Monday, March 19, 2012
C. Ondine Chavoya, far left, with Asco artists and scolars at WCMA
Williams art and Latina/o studies professor C. Ondine Chavoya has spent two decades studying Asco, a performance and conceptual art group that was active in Los Angeles in the 1970s and ’80s. In the March 2012 Williams Alumni Review Chavoya talks about some of Asco’s most significant images.
Asco artists, curators and scholars at the WCMA reception for the exhibition Asco: Elite of the Obscure,…
Friday, March 2, 2012
In November 2011, we organized a Williams Alumni event at the Los Angeles County Museum of Art (LACMA), an opportunity for alumni in the region to see the exhibition Asco: Elite of the Obscure. CEO and Wallis Annenberg Director of LACMA Michael Govan (Williams ’85) spoke to the large group near Chris Burden’s Urban Light (2008) before we rode up the exterior escalator of the Broad Contemporary Art Museum (BCAM) at LACMA to see Asco.
Williams alumnus and LACMA Director Michael…
Monday, February 27, 2012
Putting together the book for Asco: Elite of the Obscure was one of the most challenging and gratifying experiences…
Thursday, February 16, 2012
By Dalila Scruggs, Mellon Curatorial Fellow for Diversity in the Arts
The official opening reception for my exhibition African Americans and the American Scene, 1929-1945 is today!
After several months of research, writing, and planning, my co-curator Sandra Burton and I finally installed our exhibition African Americans and the American Scene, 1929-1945 over the course of one hectic week. On Monday the galleries were empty—“fresh, with no mistakes in them” (as Anne of Green Gables might say). And by Friday night, all…
Thursday, February 9, 2012
Call Out to High School Students: We Want to Hear from You!
As an educator at WCMA, I can’t wait to talk with students about our new exhibition, Asco: Elite of the Obscure, A Retrospective, 1972–1987. Asco began as a tight-knit core group of four artists who all attended the same high school in East Los Angeles. They began working collaboratively in the late 1960s and early 1970s to create artwork to protest how they, as Chicanos, felt invisible, without representation…
Thursday, February 2, 2012
This week WCMA staff installed a large mural in the atrium of the museum in preparation for the opening of the exhibition Asco: Elite of the Obscure A Retrospective, 1972–1987 which will be on view this Saturday, February 4–July 29, 2012.
The mural Bound by Patssi Valdez was first laid out and condition checked in the Rose Study Gallery.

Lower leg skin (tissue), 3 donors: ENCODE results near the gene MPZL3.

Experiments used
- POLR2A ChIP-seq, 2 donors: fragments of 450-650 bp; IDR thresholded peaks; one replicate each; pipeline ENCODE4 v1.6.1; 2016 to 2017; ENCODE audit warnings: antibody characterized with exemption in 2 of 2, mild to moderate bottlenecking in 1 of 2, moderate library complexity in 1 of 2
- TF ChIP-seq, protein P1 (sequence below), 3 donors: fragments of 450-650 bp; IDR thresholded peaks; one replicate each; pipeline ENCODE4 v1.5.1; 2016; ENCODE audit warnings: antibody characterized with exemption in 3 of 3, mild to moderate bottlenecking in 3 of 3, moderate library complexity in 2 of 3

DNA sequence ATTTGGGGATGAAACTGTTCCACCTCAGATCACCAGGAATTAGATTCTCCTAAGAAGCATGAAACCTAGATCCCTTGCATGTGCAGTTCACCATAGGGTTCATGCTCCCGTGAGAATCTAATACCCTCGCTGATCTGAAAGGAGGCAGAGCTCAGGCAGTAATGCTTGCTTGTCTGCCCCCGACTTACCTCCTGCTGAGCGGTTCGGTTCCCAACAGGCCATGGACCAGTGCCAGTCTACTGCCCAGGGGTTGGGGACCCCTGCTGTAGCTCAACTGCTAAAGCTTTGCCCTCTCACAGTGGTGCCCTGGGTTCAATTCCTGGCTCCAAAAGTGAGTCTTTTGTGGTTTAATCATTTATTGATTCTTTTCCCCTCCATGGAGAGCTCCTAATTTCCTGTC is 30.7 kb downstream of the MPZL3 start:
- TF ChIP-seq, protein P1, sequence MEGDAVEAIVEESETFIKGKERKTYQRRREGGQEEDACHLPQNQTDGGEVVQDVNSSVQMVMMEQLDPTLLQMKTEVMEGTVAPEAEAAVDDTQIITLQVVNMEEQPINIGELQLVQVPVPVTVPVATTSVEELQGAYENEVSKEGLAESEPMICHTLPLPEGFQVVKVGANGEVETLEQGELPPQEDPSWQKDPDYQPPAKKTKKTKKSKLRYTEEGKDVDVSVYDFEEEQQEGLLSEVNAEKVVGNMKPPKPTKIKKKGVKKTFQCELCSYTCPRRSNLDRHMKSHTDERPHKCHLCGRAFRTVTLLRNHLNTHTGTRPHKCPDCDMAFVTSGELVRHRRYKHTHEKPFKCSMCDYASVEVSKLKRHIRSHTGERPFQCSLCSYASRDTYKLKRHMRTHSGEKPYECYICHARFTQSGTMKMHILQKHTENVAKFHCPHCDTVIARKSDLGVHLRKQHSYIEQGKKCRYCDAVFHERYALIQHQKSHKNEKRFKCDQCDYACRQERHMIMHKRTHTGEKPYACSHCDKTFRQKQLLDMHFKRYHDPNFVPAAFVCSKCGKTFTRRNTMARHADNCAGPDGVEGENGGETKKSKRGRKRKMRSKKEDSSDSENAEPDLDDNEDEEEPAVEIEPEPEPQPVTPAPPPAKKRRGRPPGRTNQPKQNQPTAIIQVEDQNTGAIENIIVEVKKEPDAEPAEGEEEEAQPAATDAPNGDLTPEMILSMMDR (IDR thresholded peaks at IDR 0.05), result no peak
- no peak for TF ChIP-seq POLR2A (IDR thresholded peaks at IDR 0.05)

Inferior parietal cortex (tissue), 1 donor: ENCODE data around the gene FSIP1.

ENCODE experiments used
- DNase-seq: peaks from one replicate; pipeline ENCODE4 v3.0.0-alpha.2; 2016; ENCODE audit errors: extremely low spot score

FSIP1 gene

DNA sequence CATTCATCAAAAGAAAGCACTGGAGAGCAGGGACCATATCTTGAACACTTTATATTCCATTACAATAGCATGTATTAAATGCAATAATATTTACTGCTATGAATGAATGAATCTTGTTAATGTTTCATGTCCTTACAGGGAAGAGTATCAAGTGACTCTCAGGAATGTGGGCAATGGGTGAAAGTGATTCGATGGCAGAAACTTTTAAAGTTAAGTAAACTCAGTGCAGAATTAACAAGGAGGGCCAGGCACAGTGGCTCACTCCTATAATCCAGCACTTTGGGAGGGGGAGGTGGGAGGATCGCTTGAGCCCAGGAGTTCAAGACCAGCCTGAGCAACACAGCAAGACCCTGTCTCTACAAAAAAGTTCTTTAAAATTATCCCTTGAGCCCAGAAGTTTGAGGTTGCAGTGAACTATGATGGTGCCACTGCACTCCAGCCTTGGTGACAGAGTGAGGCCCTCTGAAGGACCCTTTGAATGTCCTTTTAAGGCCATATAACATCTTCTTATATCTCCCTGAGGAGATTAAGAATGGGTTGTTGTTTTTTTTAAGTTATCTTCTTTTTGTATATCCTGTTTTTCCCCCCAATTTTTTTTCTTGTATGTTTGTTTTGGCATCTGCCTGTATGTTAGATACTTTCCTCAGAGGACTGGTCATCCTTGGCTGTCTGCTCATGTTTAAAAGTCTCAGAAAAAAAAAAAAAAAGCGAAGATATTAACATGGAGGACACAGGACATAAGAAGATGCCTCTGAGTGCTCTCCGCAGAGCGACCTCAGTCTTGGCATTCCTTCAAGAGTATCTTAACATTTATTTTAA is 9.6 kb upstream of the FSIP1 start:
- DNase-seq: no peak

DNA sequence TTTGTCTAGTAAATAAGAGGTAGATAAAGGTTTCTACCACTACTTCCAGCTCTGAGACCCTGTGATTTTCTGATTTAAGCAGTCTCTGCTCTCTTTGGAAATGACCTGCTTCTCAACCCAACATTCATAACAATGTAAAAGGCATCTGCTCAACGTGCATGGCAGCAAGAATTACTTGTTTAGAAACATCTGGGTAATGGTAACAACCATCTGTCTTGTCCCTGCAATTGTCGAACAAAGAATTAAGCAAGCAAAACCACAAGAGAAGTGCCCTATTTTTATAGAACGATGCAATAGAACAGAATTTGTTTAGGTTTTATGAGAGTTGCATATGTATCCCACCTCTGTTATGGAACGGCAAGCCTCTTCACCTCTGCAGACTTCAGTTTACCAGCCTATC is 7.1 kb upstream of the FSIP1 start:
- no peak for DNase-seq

Then it was brought into the atrium and raised into position.
Next the mural was carefully tacked to the wall.
Patssi Valdez, Bound, 2011, acrylic…
Friday, January 20, 2012
The installation of the exhibition Asco: Elite of the Obscure has begun. Allison McCloskey, Assistant Conservator of Textiles and Objects from the Williamstown Art Conservation Center paid a visit to WCMA to install a costume (boots, helmet, and velvet suit), c. 1974.
The mannequin and under layer of the suit are assembled.
The velvet suit is unpacked. It’s condition is checked and documented.
Allison adjusts the jacket.
Here is the full costume. Note the fabulous Platform Sadler boots customized by Pasquale di Fabrizio with…
Thursday, December 8, 2011
Asco: Elite of the Obscure, A Retrospective, 1972–1987, has won an award in the 2012 New York Book Show, in the category of Scholarly and Professional Book. Books were judged on their design, production, and manufacturing by the Book Industry Guild of New York.
According to its mission statement, “The Book Industry Guild of New York is a member-operated professional organization composed of professionals from every aspect of the book publishing and book manufacturing industries. It sponsors educational seminars and trips, holds…
Wednesday, November 30, 2011
Day With(out) Art/World AIDS Day is an occasion to mourn and remember the innumerable artists who were lost to the disease before they could leave their mark on the world. This year WCMA will highlight the recent acquisition of the serigraph print—Angel Baby, 1995 by Teddy Sandoval.
As one of the many Latino artists living with AIDS during a time of great loss, Teddy Sandoval depicts himself here as a tattooed winged boxer in a scene that combines popular imagery with…
Wednesday, November 9, 2011
“Looking back with hindsight,” says James Wood, former director of the Art Institute of Chicago and then President of the Getty Trust, until his death in 2010, “I would emphasize that contact sports probably taught me as much about how to run an institution as anything else.” Wood was quoted in the November 1989 issue of Art & Auction magazine in the cover story, The Williams Art Mafia. As it turned out, a number of Williams College graduates, who went…